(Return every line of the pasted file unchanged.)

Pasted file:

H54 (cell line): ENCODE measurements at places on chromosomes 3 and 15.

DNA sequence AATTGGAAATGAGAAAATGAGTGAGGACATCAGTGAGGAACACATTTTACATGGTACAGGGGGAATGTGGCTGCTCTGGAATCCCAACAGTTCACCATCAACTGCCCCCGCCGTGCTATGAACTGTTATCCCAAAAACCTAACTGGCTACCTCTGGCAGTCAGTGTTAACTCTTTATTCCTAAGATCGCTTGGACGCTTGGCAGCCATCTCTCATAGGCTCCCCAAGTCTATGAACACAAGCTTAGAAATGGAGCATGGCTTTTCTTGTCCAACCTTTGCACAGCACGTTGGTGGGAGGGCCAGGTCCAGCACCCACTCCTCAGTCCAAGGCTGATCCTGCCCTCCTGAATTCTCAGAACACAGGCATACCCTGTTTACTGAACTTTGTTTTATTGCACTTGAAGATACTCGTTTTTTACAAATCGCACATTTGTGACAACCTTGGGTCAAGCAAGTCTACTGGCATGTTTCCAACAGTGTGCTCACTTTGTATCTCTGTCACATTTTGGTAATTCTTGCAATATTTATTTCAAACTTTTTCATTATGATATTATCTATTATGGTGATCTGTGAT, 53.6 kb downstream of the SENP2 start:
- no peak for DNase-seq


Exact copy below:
H54 (cell line): ENCODE measurements at places on chromosomes 3 and 15.

DNA sequence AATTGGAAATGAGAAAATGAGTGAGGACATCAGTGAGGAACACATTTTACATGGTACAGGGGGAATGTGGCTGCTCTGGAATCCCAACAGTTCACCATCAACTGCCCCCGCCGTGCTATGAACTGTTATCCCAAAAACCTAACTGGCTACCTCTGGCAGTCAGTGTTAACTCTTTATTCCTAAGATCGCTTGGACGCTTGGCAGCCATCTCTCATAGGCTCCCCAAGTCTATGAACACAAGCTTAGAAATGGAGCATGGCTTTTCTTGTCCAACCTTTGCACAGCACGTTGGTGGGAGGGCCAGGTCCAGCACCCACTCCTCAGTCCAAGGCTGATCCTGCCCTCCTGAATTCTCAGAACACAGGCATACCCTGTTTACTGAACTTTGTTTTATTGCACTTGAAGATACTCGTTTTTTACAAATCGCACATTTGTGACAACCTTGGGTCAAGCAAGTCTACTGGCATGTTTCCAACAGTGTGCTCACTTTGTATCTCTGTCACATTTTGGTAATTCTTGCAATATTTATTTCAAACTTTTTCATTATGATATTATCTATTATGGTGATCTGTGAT, 53.6 kb downstream of the SENP2 start:
- no peak for DNase-seq